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The Self Defense Motive
Posted by Trevor Roberts on Aug 15, 2014 - 6:55:42 PM

UNITED STATES—No crime is considered more heinous than that of murder. It is a crime so despicable, so haunting, to describe the impact or aftermath is impossible to do. To take another person’s life without just cause deserves a punishment that fits the crime: life behind bars. But what do you do in the situation of murder through self-defense?

The self-defense motive is a slippery slope in the legal arena.
Yes, the self-defense explanation is a tricky one to say the least. The case involving George Zimmerman and the murder of Trayvon Martin rattled the nation; there was so much discussion about the Stand Your Ground law in the state of Florida, which is also prevalent in many other U.S. states. The question of the day is just because you have the ability to Stand Your Ground in a life or death situation, does that mean you should actually do it? I don’t think so.


There is one thing to have your life threatened; there is another thing to ‘think’ your life is being threatened. Either in a quick second you could die or actions can be taken to escape the situation. The national case involving Zimmerman fatally shooting an unarmed Martin caused riots and outrage across the country, as many were unable to wrap their minds around the fact that Zimmerman didn’t follow the requests of 911 operators to not follow Martin who he suspected was up to no good.  The defense pleaded self-defense, but it’s difficult to grasp considering Martin was unarmed.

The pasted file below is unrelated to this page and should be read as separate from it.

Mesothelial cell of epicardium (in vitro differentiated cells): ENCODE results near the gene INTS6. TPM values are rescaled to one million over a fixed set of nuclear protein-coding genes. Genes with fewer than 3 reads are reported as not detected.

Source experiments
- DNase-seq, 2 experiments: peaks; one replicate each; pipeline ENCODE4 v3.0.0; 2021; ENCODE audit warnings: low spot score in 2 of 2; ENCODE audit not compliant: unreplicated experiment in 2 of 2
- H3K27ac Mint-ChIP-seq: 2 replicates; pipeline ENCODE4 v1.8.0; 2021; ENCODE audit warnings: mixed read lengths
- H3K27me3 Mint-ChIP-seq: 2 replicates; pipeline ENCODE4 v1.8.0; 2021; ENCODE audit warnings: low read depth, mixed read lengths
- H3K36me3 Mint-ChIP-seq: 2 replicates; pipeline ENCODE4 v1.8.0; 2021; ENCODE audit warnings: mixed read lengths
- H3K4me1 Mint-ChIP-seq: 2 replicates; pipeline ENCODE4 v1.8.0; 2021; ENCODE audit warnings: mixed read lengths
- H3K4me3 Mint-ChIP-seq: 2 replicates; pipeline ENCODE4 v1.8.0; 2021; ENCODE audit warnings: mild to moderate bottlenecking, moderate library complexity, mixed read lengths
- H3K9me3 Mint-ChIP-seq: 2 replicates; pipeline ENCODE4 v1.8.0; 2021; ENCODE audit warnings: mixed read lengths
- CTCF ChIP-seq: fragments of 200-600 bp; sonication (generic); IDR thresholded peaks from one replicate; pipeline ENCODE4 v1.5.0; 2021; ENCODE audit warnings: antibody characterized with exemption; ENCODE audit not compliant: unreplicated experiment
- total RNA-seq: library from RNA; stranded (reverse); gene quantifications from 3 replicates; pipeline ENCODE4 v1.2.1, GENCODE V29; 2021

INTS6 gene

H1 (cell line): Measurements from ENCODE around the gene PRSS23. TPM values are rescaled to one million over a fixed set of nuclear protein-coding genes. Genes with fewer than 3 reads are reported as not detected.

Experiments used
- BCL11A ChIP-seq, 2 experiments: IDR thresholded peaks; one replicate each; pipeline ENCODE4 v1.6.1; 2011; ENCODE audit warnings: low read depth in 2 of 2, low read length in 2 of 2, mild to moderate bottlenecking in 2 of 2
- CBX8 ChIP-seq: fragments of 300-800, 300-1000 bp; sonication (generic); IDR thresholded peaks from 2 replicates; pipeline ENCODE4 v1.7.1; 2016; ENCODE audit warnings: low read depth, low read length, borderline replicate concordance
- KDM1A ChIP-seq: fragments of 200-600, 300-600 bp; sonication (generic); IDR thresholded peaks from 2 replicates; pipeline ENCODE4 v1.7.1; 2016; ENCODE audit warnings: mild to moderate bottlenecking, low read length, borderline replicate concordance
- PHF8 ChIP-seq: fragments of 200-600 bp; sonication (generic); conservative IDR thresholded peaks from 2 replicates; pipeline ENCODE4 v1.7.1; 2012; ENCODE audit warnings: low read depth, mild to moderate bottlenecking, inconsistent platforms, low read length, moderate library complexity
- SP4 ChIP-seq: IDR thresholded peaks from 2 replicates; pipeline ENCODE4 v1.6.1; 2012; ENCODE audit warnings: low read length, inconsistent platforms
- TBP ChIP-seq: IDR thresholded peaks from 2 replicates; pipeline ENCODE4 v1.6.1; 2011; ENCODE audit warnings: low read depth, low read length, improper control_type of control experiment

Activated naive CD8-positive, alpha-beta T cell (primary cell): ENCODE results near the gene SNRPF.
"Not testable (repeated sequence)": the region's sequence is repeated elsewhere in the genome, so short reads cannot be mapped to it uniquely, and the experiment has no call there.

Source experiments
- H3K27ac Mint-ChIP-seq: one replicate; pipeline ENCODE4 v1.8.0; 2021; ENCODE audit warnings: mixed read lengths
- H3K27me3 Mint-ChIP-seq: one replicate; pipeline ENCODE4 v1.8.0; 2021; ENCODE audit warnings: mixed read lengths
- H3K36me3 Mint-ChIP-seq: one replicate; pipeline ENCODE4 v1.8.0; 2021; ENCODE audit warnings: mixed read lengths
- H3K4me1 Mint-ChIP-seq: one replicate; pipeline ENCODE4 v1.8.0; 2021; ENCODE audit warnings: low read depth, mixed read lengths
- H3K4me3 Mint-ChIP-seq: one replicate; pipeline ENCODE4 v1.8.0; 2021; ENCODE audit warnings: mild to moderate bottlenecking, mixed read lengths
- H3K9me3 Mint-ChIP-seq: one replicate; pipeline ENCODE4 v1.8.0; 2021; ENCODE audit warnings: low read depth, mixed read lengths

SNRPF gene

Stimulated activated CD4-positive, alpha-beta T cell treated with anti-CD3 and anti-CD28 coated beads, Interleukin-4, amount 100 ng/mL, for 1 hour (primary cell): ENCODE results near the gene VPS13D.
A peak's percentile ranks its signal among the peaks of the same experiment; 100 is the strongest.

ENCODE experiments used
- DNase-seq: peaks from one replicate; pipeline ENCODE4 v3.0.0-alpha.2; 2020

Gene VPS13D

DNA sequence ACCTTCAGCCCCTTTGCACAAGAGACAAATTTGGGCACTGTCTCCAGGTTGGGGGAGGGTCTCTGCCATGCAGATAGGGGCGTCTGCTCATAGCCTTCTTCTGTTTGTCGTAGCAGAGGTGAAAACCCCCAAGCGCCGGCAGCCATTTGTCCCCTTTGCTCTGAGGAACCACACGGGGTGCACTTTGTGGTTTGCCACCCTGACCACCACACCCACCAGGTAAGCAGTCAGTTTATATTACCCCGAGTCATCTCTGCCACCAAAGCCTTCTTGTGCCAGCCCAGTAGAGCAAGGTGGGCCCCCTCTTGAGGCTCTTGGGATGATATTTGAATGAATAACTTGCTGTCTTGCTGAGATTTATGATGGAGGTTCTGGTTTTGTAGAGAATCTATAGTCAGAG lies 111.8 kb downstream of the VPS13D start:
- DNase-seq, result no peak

After an intense trial, Zimmerman was found not guilty. Outrage exploded across the country, in the wake of the jury’s decision.  Now a similar predicament has occurred involving an unarmed St. Louis teen who was fatally shot by police. Protests have already erupted with people looting and ripping the small town of Ferguson, Missouri apart. Reports have stated that Michael Brown was surrendering to authorities when he was fatally shot. No weapon in hand, his arms in the air, so what happened?


That’s the problem, in so many of these self-defense cases, the story of the victim can only be heard through speculation or a re-enactment of the events itself. Trayvon Martin, Michael Brown, Renisha McBride, all victims killed by their perpetrator in self defense. In the Martin case, things went in the direction of the defendant, in the McBride case, the defendant was found guilty of murder, with Brown the verdict is still in limbo.


It seems apparent more Americans are using the idea of self defense as a way of getting away with murder. If self defense is the motive, you better be damn certain that you can prove beyond a reasonable doubt that your life was in imminent danger and you had no other option, but to take a life.


I always question a person who takes a life, without showing any sign of remorse. To kill someone and not have any guilt, remorse, fear or sadness about what has transpired; it’s appalling in my opinion. You’ve taken a person’s ability to live, to breathe on this planet. How in the world can you not be eaten away about the consequences of your actions? Even if I was faced with a life or death situation, which I literally have encountered, I would still have to think before taking the life of someone because once it’s done it’s not something that you can take back.


Cliffside Malibu




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